Visual Impairment

We have provided newsletter items on visual impairment and reading electronic documents in the past, but it is definitely time for an update. I am particularly aware of this issue as I recently had emergency eye surgery following a sudden partial loss of vision in one eye. This turned out to be a spontaneous detachment of the retina (no obvious cause), which if untreated would result in complete loss of sight in that eye within a few days. The surgery involved two operations, 3 months apart, and the results are thankfully very promising, but it does focus one’s attention on this issue.

 

I mentioned my experience to my colleague and co-author, a Professor at University College London, who told me that he just been told he was no longer allowed to drive as he had been diagnosed with a progressive form of macular degeneration. This kind of condition typically affects both eyes and results in loss of the ability to read any form of text. So visual impairment can affect anyone, with little or no warning, with major impact on our lives. It is estimated that over 30 million people worldwide have advanced macular degeneration (AMD), the majority being age-related (50 years+), but younger people can be affected by the condition also. And the WHO estimates that there are currently almost 300 million people with partial or severe visual impairment in the world today. The following infographic provides more details on AMD (zoom image to see this full size):

 

https://drumlinsecurity.com/images/A-Look-At-Macular-Degeneration.jpg

 

Our publishers regular ask us about support for visual impairment, for which we have provided a number of answers over the years. There are a few central messages:

 

1. to make documents suitable for reading by those with significant visual impairment affecting both eyes, a great deal of care is needed in designing and delivering documents, and there will be different approaches for end users with differing levels and types of visual impairment. Obviously for some conditions it is sufficient to produce large type versions of printed books, ebooks and other documents. But large type documents require either a larger number of pages in the final document or larger pages, or both. In general (for the purposes of electronic publishing using PDFs) it is better to keep the page size small/the same as standard versions (e.g. A5 or half US Letter), otherwise the displayed version may simply be shrunk to fit the screen, thereby defeating the object of increasing the font size. Of course, for ePUB formatted pulications this is less of an issue because these are designed to support scalable fonts and text reflow.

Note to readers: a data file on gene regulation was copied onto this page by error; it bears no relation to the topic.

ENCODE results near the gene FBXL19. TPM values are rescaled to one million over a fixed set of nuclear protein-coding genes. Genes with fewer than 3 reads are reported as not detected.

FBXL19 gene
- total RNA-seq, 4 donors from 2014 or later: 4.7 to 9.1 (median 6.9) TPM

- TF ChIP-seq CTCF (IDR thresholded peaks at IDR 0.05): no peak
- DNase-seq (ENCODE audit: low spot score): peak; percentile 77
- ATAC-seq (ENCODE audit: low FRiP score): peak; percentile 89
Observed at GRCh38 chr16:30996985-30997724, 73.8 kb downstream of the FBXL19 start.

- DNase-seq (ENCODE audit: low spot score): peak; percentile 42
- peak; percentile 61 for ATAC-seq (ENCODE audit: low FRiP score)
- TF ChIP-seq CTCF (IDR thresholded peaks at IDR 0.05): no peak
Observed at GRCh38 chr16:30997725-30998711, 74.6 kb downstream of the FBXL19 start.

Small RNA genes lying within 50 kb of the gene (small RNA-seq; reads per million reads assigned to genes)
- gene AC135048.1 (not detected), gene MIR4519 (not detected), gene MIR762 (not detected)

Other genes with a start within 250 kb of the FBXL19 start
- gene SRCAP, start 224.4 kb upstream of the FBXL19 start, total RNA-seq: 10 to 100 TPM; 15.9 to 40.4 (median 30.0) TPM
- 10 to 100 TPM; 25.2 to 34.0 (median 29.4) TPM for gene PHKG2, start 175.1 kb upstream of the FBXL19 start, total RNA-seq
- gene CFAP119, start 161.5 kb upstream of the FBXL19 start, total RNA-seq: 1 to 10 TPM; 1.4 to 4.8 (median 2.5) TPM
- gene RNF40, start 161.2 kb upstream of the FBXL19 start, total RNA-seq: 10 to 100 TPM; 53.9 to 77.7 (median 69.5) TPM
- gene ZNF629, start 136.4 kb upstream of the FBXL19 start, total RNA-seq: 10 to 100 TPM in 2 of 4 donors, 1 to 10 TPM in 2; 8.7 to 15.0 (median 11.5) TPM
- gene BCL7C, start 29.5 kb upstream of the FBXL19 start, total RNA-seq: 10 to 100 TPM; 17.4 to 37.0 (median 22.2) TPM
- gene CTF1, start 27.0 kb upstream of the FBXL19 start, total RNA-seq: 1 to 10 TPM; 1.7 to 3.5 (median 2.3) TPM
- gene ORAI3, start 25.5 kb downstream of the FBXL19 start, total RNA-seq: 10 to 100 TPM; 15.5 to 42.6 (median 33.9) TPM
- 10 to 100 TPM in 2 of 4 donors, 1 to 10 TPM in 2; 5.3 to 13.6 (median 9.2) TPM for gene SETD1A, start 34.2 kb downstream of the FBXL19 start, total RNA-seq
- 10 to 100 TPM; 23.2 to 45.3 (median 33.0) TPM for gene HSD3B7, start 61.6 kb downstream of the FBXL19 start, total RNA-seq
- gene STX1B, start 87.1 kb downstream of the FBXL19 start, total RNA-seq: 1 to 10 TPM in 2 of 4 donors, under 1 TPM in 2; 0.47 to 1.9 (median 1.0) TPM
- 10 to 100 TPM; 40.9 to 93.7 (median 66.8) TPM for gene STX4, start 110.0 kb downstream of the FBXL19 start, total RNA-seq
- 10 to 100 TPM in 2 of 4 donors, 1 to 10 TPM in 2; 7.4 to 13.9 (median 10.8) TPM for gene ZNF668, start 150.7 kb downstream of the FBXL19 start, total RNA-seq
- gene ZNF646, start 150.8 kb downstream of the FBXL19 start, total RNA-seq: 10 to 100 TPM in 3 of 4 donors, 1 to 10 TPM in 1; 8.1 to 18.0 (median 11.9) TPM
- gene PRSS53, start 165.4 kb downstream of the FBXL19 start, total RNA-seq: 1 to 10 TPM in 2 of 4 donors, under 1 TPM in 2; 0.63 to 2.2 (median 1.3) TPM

2. there are special electronic reader devices for various levels of visual impairment – these are generally proprietary and require delivery mechanisms specific to the devices. Although they may include a text-to-speech facility that accepts PDF documents, in general the specific structure of many PDF documents means that they are poorly suited to use on such devices.

 

There is an excellent website on PDFs and visual impairment here:

 

http://www.pdf-accessibility.com/

 

3. A “standard” PDF can be displayed using Adobe reader and/or the Mac Preview software with text-to-speech support. If this is the approach a publisher decides to use, then it is strongly recommended that the advice in the link above (on PDF accessibility) is read through carefully and their advice followed as far as possible. Our Javelin readers do not support text-to-speech but our online services do provide PDF to HTML5 conversion, with security for the converted document, and pretty much all modern web browsers include text-to speech support (either as standard or via an add-in).

 

4. An alternative to a fixed PDF generated in the same manner as a traditional book, is to create a hybrid document. With this approach a mix of text, images and links can be provided in the PDF document, with additional resources provided via web-hosted files. An example might be the provision of web-hosted audio versions of blocks of text and descriptions of images that are linked from the source document.

 

For example, the paragraph above can be heard rather than read, here: https://www.drumlinsecurity.com/audio/newsitem.mp3

 

If you have any questions or experiences on this topic you would like to share, please let us know by replying to this newsletter item. For the latest on copyright law changes that apply to published works and the visually impaired, see the EU press release on this question:

 

http://www.consilium.europa.eu/en/press/press-releases/2017/05/10/marrakesh-treaty/